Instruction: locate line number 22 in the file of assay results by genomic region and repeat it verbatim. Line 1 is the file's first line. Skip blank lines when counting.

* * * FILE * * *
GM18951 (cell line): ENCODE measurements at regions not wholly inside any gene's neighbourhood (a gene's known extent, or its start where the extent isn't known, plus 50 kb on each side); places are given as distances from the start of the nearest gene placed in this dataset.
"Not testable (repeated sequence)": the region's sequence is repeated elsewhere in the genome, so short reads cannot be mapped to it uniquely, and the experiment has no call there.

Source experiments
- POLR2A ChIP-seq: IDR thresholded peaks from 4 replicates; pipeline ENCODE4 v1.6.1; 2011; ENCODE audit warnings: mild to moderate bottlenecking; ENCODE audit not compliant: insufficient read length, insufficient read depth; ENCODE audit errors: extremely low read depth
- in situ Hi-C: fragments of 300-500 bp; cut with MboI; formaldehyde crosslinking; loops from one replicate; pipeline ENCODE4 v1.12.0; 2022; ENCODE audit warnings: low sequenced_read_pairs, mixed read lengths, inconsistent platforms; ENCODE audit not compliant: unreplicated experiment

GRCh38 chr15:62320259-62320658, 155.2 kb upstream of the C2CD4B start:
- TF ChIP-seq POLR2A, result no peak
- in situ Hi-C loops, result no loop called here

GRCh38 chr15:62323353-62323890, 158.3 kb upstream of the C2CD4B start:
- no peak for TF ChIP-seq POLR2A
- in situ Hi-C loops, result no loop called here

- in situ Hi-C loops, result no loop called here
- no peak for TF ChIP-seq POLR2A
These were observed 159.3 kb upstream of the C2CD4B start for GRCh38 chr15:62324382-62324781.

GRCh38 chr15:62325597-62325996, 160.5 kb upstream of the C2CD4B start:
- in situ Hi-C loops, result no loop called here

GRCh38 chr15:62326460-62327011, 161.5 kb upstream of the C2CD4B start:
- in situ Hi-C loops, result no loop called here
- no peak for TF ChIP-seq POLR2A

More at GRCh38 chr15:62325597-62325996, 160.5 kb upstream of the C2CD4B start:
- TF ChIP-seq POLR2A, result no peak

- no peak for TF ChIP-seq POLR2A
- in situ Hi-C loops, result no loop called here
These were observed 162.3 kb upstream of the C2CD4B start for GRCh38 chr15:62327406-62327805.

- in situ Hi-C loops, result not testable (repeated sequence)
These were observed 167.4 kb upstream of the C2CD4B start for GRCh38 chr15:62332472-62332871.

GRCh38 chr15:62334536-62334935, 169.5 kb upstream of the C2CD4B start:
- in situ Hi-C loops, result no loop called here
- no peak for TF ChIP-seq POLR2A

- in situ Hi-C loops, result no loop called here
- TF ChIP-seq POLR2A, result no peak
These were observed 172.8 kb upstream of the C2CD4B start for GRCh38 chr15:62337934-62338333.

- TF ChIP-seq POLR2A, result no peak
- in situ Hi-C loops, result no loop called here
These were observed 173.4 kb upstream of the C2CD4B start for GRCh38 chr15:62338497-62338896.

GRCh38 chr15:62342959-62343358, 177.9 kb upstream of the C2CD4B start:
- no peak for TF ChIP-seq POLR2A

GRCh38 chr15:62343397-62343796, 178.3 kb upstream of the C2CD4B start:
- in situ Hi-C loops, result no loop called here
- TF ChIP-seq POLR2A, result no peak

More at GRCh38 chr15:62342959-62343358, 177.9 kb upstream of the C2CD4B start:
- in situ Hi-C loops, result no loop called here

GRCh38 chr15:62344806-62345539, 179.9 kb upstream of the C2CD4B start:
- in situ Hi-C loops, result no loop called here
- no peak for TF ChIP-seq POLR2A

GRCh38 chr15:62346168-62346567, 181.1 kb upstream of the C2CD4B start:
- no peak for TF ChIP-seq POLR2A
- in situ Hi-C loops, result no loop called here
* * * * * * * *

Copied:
- no peak for TF ChIP-seq POLR2A